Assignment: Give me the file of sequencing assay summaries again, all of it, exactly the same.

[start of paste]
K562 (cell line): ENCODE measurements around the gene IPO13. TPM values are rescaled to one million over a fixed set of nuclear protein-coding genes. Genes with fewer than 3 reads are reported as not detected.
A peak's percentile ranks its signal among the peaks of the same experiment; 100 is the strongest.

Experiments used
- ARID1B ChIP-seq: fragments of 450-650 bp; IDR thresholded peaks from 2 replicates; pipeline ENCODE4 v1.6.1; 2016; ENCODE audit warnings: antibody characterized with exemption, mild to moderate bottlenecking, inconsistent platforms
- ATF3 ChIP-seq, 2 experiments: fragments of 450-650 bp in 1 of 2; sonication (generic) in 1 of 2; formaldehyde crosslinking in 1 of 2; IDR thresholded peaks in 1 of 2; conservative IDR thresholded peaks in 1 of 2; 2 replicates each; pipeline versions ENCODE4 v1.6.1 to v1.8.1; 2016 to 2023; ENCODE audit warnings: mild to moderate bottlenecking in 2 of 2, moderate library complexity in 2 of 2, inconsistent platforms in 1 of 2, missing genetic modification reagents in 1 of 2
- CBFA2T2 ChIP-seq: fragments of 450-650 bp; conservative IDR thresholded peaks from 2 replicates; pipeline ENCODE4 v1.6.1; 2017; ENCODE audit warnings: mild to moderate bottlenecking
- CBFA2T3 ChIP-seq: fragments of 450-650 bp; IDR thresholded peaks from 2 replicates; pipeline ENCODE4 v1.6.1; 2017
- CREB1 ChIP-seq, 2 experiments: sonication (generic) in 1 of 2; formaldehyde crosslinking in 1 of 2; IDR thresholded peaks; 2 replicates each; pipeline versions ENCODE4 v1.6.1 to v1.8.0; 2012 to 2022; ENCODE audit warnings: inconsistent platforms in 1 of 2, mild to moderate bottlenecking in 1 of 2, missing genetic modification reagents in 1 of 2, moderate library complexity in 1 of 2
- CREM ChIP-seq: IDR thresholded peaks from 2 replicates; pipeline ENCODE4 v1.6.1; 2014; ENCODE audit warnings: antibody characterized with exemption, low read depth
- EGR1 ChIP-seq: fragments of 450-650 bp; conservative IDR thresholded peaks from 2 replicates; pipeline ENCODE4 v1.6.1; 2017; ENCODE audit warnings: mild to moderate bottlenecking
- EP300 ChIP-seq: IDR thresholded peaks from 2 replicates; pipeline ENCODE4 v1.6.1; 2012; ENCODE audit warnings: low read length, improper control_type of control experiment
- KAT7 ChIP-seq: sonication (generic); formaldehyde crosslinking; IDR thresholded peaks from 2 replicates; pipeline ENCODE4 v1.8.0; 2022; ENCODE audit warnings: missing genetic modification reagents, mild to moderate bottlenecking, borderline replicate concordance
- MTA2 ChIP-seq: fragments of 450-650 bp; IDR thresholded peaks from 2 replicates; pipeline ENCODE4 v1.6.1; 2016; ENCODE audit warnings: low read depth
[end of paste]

K562 (cell line): ENCODE measurements around the gene IPO13. TPM values are rescaled to one million over a fixed set of nuclear protein-coding genes. Genes with fewer than 3 reads are reported as not detected.
A peak's percentile ranks its signal among the peaks of the same experiment; 100 is the strongest.

Experiments used
- ARID1B ChIP-seq: fragments of 450-650 bp; IDR thresholded peaks from 2 replicates; pipeline ENCODE4 v1.6.1; 2016; ENCODE audit warnings: antibody characterized with exemption, mild to moderate bottlenecking, inconsistent platforms
- ATF3 ChIP-seq, 2 experiments: fragments of 450-650 bp in 1 of 2; sonication (generic) in 1 of 2; formaldehyde crosslinking in 1 of 2; IDR thresholded peaks in 1 of 2; conservative IDR thresholded peaks in 1 of 2; 2 replicates each; pipeline versions ENCODE4 v1.6.1 to v1.8.1; 2016 to 2023; ENCODE audit warnings: mild to moderate bottlenecking in 2 of 2, moderate library complexity in 2 of 2, inconsistent platforms in 1 of 2, missing genetic modification reagents in 1 of 2
- CBFA2T2 ChIP-seq: fragments of 450-650 bp; conservative IDR thresholded peaks from 2 replicates; pipeline ENCODE4 v1.6.1; 2017; ENCODE audit warnings: mild to moderate bottlenecking
- CBFA2T3 ChIP-seq: fragments of 450-650 bp; IDR thresholded peaks from 2 replicates; pipeline ENCODE4 v1.6.1; 2017
- CREB1 ChIP-seq, 2 experiments: sonication (generic) in 1 of 2; formaldehyde crosslinking in 1 of 2; IDR thresholded peaks; 2 replicates each; pipeline versions ENCODE4 v1.6.1 to v1.8.0; 2012 to 2022; ENCODE audit warnings: inconsistent platforms in 1 of 2, mild to moderate bottlenecking in 1 of 2, missing genetic modification reagents in 1 of 2, moderate library complexity in 1 of 2
- CREM ChIP-seq: IDR thresholded peaks from 2 replicates; pipeline ENCODE4 v1.6.1; 2014; ENCODE audit warnings: antibody characterized with exemption, low read depth
- EGR1 ChIP-seq: fragments of 450-650 bp; conservative IDR thresholded peaks from 2 replicates; pipeline ENCODE4 v1.6.1; 2017; ENCODE audit warnings: mild to moderate bottlenecking
- EP300 ChIP-seq: IDR thresholded peaks from 2 replicates; pipeline ENCODE4 v1.6.1; 2012; ENCODE audit warnings: low read length, improper control_type of control experiment
- KAT7 ChIP-seq: sonication (generic); formaldehyde crosslinking; IDR thresholded peaks from 2 replicates; pipeline ENCODE4 v1.8.0; 2022; ENCODE audit warnings: missing genetic modification reagents, mild to moderate bottlenecking, borderline replicate concordance
- MTA2 ChIP-seq: fragments of 450-650 bp; IDR thresholded peaks from 2 replicates; pipeline ENCODE4 v1.6.1; 2016; ENCODE audit warnings: low read depth